What is Japanese Kawaii Culture?

The cultural influence of Japan is recognized worldwide, in everything from anime and gaming to fashion trends. Japanese kawaii culture has been growing in popularity due to globalization and a more technological world. You've probably seen Hello Kitty and have had a glimpse at Japanese cute culture. But what's the real story?

Japanese Fashion Women's Oversized Summer Top Short Sleeve

What does Kawaii mean?

The Japanese culture of kawaii is all about cuteness. Kawaii is much more than a Japanese word. Kawaii has become a word that means "cute", loveable, and adorable. It also refers to someone or something that has no negative characteristics. It is used to describe a culture that celebrates all things cute and embraces fictional characters as an embodiment of positivity.

Kawaii is an umbrella term that can be used to describe items, humans, and non-humans that appear young, cute, and childlike. It is based upon the sweet physical characteristics of young children and animals. To make animals appear more human-like, they can adopt human features. Humans can also take on the characteristics of animals, especially cats, by using their ears and tails to express emotions.

Kawaii is very popular in Japan, as Japanese culture values youth. Women and men alike seek to imitate youth by adopting the kawaii lifestyle and dress. Kawaii can also be a way to escape the long hours of work and social pressures faced by many Japanese people.

The Japanese kawaii culture has become part of the lives of many Japanese people. But how did it start?

The History of Japanese Kawaii Culture

In the Taisho Era (1912-1926), "kawayushi" was used to translate into "kawaii", which means "embarrassed, shy, vulnerable," lovable, small, and lovable. This meaning has been retained by the modern world, which now includes feelings of love and care.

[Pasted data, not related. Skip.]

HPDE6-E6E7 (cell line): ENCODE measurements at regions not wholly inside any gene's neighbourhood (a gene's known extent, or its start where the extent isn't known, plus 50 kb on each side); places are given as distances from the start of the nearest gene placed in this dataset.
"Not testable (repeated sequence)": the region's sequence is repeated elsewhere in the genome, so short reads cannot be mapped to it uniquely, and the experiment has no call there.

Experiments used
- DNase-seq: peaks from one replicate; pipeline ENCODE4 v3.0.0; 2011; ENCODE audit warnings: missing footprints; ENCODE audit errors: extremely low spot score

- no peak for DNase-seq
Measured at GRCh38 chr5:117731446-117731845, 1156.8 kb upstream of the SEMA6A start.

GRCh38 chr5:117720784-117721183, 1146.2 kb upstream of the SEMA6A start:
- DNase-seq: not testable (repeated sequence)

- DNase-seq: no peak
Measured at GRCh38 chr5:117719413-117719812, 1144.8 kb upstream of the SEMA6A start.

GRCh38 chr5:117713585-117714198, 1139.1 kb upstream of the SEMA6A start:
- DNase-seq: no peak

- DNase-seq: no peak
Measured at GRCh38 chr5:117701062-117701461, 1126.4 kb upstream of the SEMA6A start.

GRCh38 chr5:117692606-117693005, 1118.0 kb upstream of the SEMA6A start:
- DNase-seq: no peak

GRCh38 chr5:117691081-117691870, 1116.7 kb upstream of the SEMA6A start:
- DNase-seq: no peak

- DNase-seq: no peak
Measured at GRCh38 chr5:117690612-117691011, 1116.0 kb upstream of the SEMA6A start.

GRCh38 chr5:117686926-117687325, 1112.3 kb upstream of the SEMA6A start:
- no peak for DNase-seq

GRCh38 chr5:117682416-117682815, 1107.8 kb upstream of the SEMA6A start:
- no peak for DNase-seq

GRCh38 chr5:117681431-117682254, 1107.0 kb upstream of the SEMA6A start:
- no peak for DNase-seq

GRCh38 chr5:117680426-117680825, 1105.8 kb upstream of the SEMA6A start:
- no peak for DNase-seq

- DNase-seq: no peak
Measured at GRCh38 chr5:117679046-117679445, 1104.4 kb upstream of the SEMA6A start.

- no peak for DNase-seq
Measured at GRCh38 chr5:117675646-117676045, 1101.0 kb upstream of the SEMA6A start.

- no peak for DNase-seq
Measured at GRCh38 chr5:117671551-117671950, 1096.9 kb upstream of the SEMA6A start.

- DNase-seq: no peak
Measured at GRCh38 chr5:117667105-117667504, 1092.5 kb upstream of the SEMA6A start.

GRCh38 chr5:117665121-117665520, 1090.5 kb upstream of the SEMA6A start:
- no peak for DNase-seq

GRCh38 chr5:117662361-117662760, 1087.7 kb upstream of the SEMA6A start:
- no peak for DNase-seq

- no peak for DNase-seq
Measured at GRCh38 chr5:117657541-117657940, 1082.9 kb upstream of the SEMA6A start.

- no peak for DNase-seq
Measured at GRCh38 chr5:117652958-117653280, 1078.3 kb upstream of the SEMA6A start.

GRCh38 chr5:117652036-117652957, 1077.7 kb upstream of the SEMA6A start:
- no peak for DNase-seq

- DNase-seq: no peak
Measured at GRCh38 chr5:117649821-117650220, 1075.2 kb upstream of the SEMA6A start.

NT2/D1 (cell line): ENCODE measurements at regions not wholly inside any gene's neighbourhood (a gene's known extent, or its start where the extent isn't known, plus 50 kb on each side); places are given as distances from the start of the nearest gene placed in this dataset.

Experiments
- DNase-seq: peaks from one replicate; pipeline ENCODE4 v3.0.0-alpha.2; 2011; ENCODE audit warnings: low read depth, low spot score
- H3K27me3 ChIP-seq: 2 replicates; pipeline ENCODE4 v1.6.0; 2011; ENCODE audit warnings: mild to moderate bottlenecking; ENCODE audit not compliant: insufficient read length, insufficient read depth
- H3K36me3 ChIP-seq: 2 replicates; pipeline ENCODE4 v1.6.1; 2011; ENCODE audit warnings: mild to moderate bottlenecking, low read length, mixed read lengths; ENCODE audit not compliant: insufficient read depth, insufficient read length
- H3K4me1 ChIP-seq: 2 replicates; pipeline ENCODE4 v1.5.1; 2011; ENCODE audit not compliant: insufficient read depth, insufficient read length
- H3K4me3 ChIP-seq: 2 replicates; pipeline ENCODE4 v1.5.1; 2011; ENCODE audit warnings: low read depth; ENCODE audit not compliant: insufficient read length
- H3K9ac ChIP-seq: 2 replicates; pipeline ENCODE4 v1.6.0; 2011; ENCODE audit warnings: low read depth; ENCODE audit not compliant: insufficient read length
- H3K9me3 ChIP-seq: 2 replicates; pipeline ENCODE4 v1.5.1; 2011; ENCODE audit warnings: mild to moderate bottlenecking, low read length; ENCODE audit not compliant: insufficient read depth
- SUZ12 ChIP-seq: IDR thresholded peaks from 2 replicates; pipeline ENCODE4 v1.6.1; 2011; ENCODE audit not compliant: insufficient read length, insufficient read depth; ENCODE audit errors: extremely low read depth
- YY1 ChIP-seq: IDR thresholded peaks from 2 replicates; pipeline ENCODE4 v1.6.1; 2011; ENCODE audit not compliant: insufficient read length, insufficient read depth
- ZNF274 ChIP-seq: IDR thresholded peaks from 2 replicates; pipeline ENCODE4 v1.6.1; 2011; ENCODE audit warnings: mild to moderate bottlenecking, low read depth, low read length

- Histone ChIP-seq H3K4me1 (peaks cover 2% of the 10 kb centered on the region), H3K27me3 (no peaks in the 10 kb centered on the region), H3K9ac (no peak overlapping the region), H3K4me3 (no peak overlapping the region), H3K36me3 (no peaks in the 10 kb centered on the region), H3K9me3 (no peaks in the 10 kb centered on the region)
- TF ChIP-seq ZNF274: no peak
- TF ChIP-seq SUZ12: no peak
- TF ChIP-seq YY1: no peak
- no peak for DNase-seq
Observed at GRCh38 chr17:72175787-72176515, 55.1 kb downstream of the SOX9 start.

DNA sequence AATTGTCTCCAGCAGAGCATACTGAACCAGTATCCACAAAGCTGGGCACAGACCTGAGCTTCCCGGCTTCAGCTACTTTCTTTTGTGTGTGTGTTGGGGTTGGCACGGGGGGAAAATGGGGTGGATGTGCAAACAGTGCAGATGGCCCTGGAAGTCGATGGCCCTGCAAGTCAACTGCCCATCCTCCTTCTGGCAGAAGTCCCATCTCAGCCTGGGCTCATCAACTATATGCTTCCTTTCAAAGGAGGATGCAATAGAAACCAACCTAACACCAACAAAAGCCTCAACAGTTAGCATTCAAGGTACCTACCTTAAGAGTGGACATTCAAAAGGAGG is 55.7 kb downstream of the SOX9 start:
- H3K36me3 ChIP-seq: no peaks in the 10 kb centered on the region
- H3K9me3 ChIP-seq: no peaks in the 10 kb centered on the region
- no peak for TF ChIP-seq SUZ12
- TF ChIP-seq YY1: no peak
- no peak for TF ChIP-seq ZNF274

Girl's Illustrations were an early form of kawaii. Yumeji Takehisa's woodblock prints of "chiyogami", illustrated by Yumeji Takehisa, combined East and West. He used round eyes to depict innocence and youth. Western influence is evident today. The large, round eyes are the result of the interaction between Japan & America during World War II.

Kawaii Kimono

Kawaii's target audience was young girls in school before the 1970s. Shojo was developed to market and develop fashion following the Second World War. It targeted teens by drawing characters in fashionable fashion trends. Kawaii was used by girls to sell cuteness. They chose their products based on kawaiiness. A large group's culture and identity were formed around cute clothes, accessories, and objects.

Marui-ji (or round writing) was very popular in Japanese schools by the 1970s. To decorate their writing with cute symbols such as stars and hearts, schoolgirls used mechanical pencils.

Hello Kitty was the first kawaii cat. Hello Kitty is one of the most beloved cats. There are over 50,000 products in 130 countries. Hello Kitty is a cute character who represents kawaii culture. She has a large head and eyes, a small nose, and very few facial expressions. Because of her expressionless demeanor, people can give her any emotion. This makes her a very popular character that transcends age and gender.